LNG is not to Germany’s taste: “Freedom molecules” drive German companies to the US

LNG is not to Germany’s taste: “Freedom molecules” drive German companies to the US

Germany plans to increase the number of LNG terminals, but this winter the country idled more than half of the capacity of terminals already in operation. On the one hand, Europe has had a warm winter. On the other, LNG imports have become an expensive substitute for Russian gas. The head of Germany’s RWE sees not a strong recovery in demand ahead, but a destruction of demand in energy-intensive industries.

From 1 November to 31 March, German LNG terminals were less than half loaded. Instead of a possible 5.43 billion cubic meters, Germany took in 2.69 billion cubic meters, according to GIE. The private terminal in Lubmin had the lowest performance. During the winter it was loaded on average by only 13.5 per cent, while the state-owned terminals in Wilhelmshaven and Brunsb├╝ttel were loaded by 74-76 per cent.

As a result, Germany’s current gas imports during the heating season were supported by direct LNG shipments by only 7 per cent, according to the Federal Network Agency. At the same time, Norwegian deliveries accounted for 46.6% – 17.9 billion cubic meters.

Obviously, the country’s supply of regasified LNG is higher, as German companies started utilising capacity in the Netherlands and Belgium even earlier. However, they still cannot compete with supplies from Norway.

Reuters, citing documents from the German economy ministry, reported that by 2030 there should be only six LNG terminals in Germany. One private one in Lubmin with capacity expansion to 10 billion cubic meters. And five with a capacity of 27 billion cubic meters – with public funds. The German Ministry of Economic Affairs estimated that the cost of taxpayers’ money would be 9.8 billion euros, and this figure is inconclusive.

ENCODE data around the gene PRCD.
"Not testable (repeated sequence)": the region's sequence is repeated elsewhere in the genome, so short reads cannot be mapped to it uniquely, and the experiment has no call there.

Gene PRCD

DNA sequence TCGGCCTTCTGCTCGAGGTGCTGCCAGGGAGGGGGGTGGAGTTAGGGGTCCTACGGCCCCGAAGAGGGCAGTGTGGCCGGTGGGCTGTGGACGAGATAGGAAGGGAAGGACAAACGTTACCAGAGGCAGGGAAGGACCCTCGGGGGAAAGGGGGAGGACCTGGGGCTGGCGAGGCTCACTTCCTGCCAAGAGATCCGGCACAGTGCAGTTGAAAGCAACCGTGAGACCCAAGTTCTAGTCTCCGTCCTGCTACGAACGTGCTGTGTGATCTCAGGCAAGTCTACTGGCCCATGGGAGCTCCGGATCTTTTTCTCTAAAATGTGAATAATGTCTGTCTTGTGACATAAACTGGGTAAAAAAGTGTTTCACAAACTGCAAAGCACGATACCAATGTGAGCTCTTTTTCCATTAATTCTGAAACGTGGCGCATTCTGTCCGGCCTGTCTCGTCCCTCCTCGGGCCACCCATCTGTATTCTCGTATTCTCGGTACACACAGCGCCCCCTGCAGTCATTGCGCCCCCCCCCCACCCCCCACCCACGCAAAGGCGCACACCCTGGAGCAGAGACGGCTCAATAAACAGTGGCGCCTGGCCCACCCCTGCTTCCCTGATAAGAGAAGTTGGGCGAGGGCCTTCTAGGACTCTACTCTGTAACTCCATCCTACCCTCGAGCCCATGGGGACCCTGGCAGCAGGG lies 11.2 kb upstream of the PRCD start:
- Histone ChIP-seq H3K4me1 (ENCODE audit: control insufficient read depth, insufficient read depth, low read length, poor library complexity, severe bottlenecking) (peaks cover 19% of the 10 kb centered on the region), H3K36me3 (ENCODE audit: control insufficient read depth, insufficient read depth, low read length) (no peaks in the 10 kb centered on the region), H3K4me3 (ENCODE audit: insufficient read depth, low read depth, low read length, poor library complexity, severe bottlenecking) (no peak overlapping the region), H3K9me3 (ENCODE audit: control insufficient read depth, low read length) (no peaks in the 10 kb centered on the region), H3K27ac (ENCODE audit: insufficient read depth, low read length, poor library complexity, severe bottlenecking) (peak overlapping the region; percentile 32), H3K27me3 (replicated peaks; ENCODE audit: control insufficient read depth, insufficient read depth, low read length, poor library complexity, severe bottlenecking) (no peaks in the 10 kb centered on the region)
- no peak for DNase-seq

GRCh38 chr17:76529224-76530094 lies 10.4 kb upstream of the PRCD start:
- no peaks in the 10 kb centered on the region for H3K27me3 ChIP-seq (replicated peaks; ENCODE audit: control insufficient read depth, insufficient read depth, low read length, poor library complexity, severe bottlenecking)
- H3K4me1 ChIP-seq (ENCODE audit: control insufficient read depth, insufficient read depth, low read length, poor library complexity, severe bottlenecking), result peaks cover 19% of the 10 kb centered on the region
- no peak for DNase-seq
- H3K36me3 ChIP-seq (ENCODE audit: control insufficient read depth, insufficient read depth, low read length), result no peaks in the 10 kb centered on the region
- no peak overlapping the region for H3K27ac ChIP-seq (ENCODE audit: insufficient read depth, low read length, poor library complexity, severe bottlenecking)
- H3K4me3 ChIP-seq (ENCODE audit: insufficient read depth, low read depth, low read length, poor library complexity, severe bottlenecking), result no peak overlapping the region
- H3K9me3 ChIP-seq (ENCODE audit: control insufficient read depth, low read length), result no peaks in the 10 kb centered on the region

However, even the current capacity is already sufficient, as German companies are not enthusiastic about LNG. Obviously, German companies do not have to choose from which sources to increase their imports. Russian gas supplies stopped at the end of August 2022 due to sanctions and counter-sanctions, and Berlin is unlikely to make a political decision to launch the surviving string of Nord Stream 2.

For German companies, this has very concrete consequences.

“Gas prices in continental Europe, especially in Germany, are structurally higher now because we are, after all, dependent on LNG imports. For Germany, this is a disadvantage,” Markus Kebber, head of German energy giant RWE, told The Financial Times.

Gas prices have fallen significantly since the peak of the energy crisis and have been trading around $300 per thousand cubic meters for several months. However, RWE is not optimistic about the country’s fuel demand.

“You’re going to see a recovery in demand, and I think we’re going to see a significant structural collapse in demand in energy-intensive sectors,” said Markus Kebber.

Samantha Dart, head of natural gas research at Goldman Sachs, also believes that some industrial capacity in Europe will no longer recover. In her view, “getting back to pre-crisis levels is the bigger challenge.”

As The Financial Times notes, a survey conducted by the German Chamber of Commerce and Industry in September 2023 showed that 43% of large industrial companies plan to move their operations outside Germany, with the US as a priority.

On the one hand, gas prices are at least three times lower. At the same time, the Inflation Act allows for subsidies and tax breaks.

“German companies announced a record $15.7bn of capital investment in US projects last year, up significantly from $8.2bn the year before. This eclipsed any other overseas destination,” The Financial Times quoted fDi Markets as saying.


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